• Finally — I found the serial tracings in today's case interesting and illustrative of the gamut of rhythm and conduction disorders that may be seen with calcium channel blocker toxicity from verapamil or diltiazem overdose. I focus my comments purely on a few sophisticated concepts in arrhythmia recognition — fully aware that specific rhythm disorders with calcium channel toxicity need not be treated per se, beyond providing cardiovascular support. As occurred in today's case — rhythm and conduction defects largely resolved as the patient recovered and the effects of verapamil toxicity wore off (with the exception of the hemodynamically stable, albeit slightly accelerated junctional rhythm with narrow QRS on the final ECG at the time of hospital discharge)


— Did YOU Notice the Rhythm Disorder in Today's 2nd ECG?  

Take another LOOK at the first 2 tracings shown in today's case. For clarity in Figure-1 — I've reproduced and put these first 2 ECGs together.
  • What effects of verapamil toxicity do you see in these 2 tracings?

  • What is the rhythm in ECG #2?

Figure-1: The first 2 tracings in today's case.

MY Thoughts on the CHALLENGE: 
As noted above by Dr. Smith — the rhythm in ECG #1 appears to be a regular junctional escape rhythm at a rate of ~50/minute (ie, with a regular R-R interval almost exactly equal to 6 large boxes in duration).
  • Normal sinus P waves are absent. The QRS complex is wide — with QRS morphology consistent with LBBB. Although difficult to determine from this initial ECG alone — after consideration of ECG #2, I don't think there are retrograde P waves.

Did YOU see P waves in ECG #2?
  • If so — Are these P waves regular? 

ANSWER: Are there P waves in ECG #2?
  • I've illustrated the answer to this question in Figure-2.

Figure-2: I've added RED arrows to ECG #2 to illustrate the presence of regular sinus P waves in the long lead II rhythm strip. The atrial rate of these P waves in ECG #2 is ~75/minute (since the P-P interval remains close to 4 large boxes in duration throughout the long lead rhythm strip)
NOTE: The reason I didn't think retrograde P waves were present in ECG #1 — is that the terminal part of the QRS and the ST-T wave look similar in ECG #1 — to the terminal QRS and the ST-T wave for beats #3 and 6 in ECG #2, and that would not be the case if retrograde P waves were hiding there (ie, hidden retrograde P waves would disturb regularity of the RED-arrow P waves).

  • Are the RED-arrow P waves in Figure-2 related to neighboring QRS complexes?

In Figure-3 — I have color-coded P waves in the long lead II rhythm strip of ECG #2.
  • What do all P waves that share the same color in Figure-3 have in common?

Figure-3: I've color-coded P waves in the long lead II rhythm strip from ECG #2.

How Are the P Waves Color-Coded?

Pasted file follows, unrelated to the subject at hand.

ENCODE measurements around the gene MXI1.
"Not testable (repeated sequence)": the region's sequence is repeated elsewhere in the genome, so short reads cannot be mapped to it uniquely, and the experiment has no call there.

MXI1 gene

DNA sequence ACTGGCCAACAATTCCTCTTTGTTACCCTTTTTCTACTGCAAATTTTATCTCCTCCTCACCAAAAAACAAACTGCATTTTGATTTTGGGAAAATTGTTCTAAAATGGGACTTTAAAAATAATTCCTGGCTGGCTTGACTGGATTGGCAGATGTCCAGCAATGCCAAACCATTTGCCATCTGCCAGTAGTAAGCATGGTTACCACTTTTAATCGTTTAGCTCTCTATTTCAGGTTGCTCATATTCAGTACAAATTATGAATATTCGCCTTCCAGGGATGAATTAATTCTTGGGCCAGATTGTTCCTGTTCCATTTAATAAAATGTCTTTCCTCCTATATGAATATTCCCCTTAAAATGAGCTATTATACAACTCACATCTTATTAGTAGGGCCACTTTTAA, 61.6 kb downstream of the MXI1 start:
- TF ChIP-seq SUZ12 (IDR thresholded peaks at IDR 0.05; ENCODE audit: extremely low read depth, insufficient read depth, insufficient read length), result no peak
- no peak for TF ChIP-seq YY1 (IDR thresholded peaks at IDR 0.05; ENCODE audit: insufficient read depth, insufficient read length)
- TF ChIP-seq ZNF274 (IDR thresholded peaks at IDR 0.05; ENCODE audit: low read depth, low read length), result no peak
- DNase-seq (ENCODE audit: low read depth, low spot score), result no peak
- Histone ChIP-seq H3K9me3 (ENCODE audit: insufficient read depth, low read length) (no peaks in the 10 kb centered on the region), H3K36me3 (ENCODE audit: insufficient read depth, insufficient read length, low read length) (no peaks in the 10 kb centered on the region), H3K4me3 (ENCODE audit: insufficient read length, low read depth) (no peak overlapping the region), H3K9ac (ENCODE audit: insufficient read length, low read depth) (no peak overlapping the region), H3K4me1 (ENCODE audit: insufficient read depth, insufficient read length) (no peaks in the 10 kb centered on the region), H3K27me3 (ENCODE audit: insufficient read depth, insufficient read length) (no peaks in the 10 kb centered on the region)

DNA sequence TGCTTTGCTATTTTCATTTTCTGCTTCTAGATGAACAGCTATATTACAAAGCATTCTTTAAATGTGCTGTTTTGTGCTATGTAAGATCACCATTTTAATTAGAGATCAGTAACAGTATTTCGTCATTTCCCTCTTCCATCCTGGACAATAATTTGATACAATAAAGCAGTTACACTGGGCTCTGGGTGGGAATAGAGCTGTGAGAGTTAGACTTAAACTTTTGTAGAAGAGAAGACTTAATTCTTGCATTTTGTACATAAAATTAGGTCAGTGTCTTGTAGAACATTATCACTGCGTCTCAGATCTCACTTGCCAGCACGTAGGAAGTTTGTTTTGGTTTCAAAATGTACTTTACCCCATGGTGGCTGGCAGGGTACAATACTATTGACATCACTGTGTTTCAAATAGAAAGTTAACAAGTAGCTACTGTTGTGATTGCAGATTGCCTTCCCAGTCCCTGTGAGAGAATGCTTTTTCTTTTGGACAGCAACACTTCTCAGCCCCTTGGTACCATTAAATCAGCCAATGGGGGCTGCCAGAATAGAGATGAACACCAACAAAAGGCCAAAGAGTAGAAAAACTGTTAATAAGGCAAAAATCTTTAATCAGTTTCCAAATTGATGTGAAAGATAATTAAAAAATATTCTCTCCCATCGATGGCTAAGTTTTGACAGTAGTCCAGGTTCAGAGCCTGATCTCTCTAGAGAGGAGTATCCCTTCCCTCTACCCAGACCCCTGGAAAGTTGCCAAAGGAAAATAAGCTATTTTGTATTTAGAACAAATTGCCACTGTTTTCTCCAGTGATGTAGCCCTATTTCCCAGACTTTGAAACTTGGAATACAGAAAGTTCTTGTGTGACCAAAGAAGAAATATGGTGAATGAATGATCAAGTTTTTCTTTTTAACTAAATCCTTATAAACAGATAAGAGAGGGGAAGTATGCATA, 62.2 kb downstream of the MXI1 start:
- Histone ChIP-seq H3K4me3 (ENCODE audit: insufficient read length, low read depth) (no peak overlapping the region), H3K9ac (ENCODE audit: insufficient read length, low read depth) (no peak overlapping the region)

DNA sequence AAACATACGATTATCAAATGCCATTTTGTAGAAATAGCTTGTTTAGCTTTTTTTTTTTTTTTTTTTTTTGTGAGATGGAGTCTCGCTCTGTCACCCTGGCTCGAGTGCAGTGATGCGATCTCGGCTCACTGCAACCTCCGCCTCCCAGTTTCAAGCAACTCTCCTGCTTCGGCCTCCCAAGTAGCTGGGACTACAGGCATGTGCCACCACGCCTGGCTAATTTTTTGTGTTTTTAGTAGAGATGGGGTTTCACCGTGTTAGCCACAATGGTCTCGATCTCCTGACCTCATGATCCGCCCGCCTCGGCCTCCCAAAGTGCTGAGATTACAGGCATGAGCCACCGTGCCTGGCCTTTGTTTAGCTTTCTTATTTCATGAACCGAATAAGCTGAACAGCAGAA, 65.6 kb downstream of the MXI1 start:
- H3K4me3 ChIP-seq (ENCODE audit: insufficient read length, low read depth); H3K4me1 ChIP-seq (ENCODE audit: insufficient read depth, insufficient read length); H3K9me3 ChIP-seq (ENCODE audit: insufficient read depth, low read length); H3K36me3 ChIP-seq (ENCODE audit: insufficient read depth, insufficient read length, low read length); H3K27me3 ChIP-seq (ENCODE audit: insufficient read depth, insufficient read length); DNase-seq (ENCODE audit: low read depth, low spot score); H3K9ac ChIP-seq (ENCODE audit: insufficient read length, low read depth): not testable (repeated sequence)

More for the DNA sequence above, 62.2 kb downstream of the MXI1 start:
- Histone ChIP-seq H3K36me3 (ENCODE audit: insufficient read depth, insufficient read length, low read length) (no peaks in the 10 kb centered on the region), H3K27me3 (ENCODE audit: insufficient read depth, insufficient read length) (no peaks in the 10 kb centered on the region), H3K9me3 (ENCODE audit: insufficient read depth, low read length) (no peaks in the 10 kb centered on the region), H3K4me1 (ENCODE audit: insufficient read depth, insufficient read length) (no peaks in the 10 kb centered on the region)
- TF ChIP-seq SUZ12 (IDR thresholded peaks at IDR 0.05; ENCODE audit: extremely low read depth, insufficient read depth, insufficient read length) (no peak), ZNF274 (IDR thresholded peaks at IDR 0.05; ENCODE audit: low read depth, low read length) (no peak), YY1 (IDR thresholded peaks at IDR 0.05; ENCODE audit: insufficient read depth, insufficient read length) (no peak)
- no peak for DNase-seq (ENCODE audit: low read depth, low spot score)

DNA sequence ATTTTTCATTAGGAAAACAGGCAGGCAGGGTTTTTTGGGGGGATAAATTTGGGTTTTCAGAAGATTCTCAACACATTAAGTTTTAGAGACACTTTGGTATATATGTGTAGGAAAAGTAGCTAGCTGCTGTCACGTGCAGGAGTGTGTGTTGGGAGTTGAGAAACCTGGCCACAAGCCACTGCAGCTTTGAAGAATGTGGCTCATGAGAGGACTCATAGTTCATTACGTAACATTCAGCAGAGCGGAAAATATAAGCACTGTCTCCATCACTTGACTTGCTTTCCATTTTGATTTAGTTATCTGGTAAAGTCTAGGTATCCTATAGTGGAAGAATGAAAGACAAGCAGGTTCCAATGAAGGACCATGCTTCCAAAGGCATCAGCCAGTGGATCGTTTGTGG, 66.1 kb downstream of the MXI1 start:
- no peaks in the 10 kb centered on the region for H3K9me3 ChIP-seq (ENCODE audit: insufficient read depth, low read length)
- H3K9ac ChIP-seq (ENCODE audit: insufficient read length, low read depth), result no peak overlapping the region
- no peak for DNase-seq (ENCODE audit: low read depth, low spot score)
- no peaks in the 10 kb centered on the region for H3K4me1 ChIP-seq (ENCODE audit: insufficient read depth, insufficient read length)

The easiest way to establish the relationships I cite below is by use of calipers.
  • As already noted — P waves in Figure-3 are fairly regular at a rate of ~75/minute (the P-P interval remains close to 4 large boxes in duration throughout this rhythm strip).
  • The QRS complex in Figure-3 is still wide, with LBBB morphology (as we previously saw in the 12-lead ECG shown in Figure-2).
  • The ventricular rhythm in Figure-3 is surprisingly Regular, with an R-R interval = 6.5 large boxes in duration. This corresponds to a ventricular Rate of ~46/minute for the long lead II rhythm strip of ECG #2, or a little bit slower than the ventricular rate for ECG #1.

  • KEY Point: Each of the colored-arrow P waves in Figure-3 — appears to be Related to its neighboring QRS complex, either by a constant PR interval with respect to the next QRS — or — by a constant RP' interval with respect to the preceding QRS. For example — the PR interval of the 3 RED-arrow P waves is prolonged, and appears to be of the same ( = 0.38 second) duration.

 Unlike the 6 other serial tracings in today's case — there are fairly regular sinus P waves in ECG #2. The fact that there appear to be repetitive PR intervals is unlikely to be due to chance — and instead suggests that there was at least some conduction of sinus impulses at the time ECG #2 was recorded.
  • This is consistent with ECG manifestations of verapamil overdose — which is known to produce conduction defects (such as the LBBB seen in the earlier tracings in today's case) — and — any of the various bradyarrhythmias that were seen in today's serial ECGs (ie, bradycardia, junctional escape, AV block — and the asystolic cardiac arrest that today's patient was resuscitated from).

Laddergram Illustration:
The mechanism of AV block in ECG #2 is complex. I suspect there is dual-level Wenckebach out of the AV Node — as shown by my proposed laddergram that I've drawn in Figure-3 (For more on the mechanism of dual-level AV block — CLICK HERE).
  • Acknowledgment: I can not be certain of the mechanism I've drawn in Figure-3. I don't even know serum electrolytes at the time this tracing was recorded (ie, If there was hyperkalemia — this electrolyte disturbance is notorious for causing highly unusual forms of AV block). In addition — I'd ideally want a longer period of monitoring to truly ensure the validity of what appears to be repetitive PR and RP' intervals that my color-coding suggests.